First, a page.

If you read anything about Artificial Intelligence (AI) and its use in the world of HR you quickly discover that there are two schools of thought. The first of these is that AI is biased and dehumanizing, the second is that it makes better decisions that humans and thus is an improvement.

The negative: Biased algorithms

Representative of the first point of view is that of Will Knight, author of an article in MIT Technology Review, called Biased Algorithms Are Everywhere, and No One Seems to Care. Knight talks about the camp that thinks algorithms go too far and are trusted too much. This group thinks that the widespread use of algorithms may disadvantage candidates, paroles, teachers, neighborhoods, loan applicants and more. Knight quotes Cathy O’Neil, a mathematician and the author of Weapons of Math Destruction, a book that highlights the risk of algorithmic bias in many contexts, who says people are often too willing to trust in mathematical models because they believe it will remove human bias. “[Algorithms] replace human processes, but they’re not held to the same standards,” she says. “People trust them too much.” The American Civil Liberties Union has teamed with experts and launched an effort to identify and highlight algorithmic bias.

The positives: Better than humans

The other side of the argument on AI says that the use of algorithms, while it may be flawed, still produces better results than human. Alex Miller, writing in the Harvard Business Review (HBR) says that the negative point of view asks the wrong question. Rather than focusing on whether or not AI or algorithms are biased, we should focus on how much worse human decision-making is compared to the algorithms. Miller says that “Algorithms are less biased and more accurate than the humans they are replacing”  and cites numerous studies and articles to prove his point. Click the link above to get to these studies.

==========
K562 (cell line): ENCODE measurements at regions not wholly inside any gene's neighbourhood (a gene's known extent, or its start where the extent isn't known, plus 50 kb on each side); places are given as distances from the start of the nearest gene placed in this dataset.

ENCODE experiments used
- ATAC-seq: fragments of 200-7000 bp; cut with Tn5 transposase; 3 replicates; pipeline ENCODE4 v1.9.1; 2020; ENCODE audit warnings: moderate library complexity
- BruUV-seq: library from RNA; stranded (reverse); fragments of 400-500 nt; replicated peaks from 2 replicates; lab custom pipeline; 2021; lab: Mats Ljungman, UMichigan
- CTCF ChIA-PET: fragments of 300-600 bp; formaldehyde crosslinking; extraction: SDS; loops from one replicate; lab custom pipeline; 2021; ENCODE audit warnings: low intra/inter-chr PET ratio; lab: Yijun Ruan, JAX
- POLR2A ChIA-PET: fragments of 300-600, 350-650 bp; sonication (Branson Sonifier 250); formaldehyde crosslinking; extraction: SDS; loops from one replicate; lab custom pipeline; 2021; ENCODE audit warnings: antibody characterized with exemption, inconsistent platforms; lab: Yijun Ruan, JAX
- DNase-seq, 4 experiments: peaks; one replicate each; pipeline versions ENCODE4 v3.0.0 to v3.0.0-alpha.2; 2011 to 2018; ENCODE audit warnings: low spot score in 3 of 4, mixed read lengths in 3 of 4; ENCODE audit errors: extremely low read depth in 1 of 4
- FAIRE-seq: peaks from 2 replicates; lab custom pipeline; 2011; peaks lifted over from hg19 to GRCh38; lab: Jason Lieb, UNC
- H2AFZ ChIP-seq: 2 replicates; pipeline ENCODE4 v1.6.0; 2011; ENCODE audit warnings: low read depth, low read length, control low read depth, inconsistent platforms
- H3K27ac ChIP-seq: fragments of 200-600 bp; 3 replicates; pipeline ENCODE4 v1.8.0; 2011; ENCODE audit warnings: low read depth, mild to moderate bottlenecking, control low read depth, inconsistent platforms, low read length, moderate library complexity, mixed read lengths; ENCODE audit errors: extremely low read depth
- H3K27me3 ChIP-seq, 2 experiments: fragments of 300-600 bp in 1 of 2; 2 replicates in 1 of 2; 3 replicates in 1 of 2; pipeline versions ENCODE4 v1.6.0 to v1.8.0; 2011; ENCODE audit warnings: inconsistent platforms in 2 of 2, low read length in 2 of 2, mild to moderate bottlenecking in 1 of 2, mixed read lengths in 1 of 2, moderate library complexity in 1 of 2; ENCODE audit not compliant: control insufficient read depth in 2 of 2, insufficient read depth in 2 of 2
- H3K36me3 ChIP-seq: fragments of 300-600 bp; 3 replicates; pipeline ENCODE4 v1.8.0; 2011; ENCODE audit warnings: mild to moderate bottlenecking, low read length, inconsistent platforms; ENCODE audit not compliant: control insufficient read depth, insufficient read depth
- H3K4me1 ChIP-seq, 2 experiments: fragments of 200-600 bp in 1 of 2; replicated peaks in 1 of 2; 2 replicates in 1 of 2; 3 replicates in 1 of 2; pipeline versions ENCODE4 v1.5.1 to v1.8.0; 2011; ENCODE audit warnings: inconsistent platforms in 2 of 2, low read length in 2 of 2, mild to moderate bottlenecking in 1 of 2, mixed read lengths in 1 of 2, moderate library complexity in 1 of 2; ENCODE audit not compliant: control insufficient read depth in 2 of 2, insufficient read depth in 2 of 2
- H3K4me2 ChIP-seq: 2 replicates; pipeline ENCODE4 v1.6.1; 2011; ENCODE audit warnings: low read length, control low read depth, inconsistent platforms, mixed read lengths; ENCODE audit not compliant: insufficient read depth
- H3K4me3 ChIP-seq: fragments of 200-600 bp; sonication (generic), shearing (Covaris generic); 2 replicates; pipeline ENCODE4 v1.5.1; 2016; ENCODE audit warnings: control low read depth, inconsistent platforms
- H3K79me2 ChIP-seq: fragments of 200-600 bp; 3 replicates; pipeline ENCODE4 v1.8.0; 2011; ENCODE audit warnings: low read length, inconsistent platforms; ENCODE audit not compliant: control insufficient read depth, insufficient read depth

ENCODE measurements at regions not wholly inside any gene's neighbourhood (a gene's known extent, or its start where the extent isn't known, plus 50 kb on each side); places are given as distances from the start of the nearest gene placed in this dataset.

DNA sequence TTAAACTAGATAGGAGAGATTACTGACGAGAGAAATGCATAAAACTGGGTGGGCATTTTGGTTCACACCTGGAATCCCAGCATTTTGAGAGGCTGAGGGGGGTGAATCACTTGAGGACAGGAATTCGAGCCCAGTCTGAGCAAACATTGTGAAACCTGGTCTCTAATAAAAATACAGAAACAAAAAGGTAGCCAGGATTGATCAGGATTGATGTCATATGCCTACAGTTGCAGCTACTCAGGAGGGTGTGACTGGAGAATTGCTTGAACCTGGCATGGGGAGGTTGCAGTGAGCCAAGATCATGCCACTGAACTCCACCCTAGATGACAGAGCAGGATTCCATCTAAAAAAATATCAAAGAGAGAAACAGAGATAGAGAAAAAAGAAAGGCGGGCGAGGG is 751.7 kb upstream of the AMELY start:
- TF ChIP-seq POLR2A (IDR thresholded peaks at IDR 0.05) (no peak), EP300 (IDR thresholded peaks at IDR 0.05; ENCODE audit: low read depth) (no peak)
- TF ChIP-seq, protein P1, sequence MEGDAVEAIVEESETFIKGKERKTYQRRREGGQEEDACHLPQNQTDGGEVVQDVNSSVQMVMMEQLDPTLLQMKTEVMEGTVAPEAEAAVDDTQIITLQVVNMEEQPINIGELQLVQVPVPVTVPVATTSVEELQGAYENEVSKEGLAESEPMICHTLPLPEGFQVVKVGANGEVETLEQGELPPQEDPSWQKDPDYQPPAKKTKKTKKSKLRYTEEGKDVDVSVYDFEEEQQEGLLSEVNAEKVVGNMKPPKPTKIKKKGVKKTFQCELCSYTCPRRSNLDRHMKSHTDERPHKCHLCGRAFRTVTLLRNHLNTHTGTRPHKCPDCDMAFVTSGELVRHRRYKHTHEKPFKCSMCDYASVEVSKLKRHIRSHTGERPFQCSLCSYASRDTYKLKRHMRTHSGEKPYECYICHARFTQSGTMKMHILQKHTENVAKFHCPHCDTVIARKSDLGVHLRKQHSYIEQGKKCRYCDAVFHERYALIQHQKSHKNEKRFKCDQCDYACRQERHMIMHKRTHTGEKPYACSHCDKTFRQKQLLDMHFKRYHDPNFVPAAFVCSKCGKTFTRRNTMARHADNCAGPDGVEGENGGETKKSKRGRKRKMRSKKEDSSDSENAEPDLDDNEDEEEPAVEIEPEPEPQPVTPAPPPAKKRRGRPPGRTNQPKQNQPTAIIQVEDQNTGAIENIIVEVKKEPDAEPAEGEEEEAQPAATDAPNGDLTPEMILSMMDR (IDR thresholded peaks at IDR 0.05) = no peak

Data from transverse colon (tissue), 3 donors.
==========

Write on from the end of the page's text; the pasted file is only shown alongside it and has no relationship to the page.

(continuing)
Miller makes the point “A not-so-hidden secret behind the algorithms mentioned above is that they actually are biased. But the humans they are replacing are significantly more biased. After all, where do institutional biases come from if not the humans who have traditionally been in charge?” He goes on to say:

Unfortunately, decades of psychological research in judgment and decision making has demonstrated time and time again that humans are remarkably bad judges of quality in a wide range of contexts… the humans who used to make decisions were so remarkably bad that replacing them with algorithms both increased accuracy and reduced institutional biases.


The point that I am making by offering this comparison is that the average HR person needs to be aware that algorithms are not necessarily the end-all and be-all of methodologies in HR. Awareness that there are issues with both human decision-making and decisions made by algorithms will work to improve both. Do not follow blindly. As Miller concludes: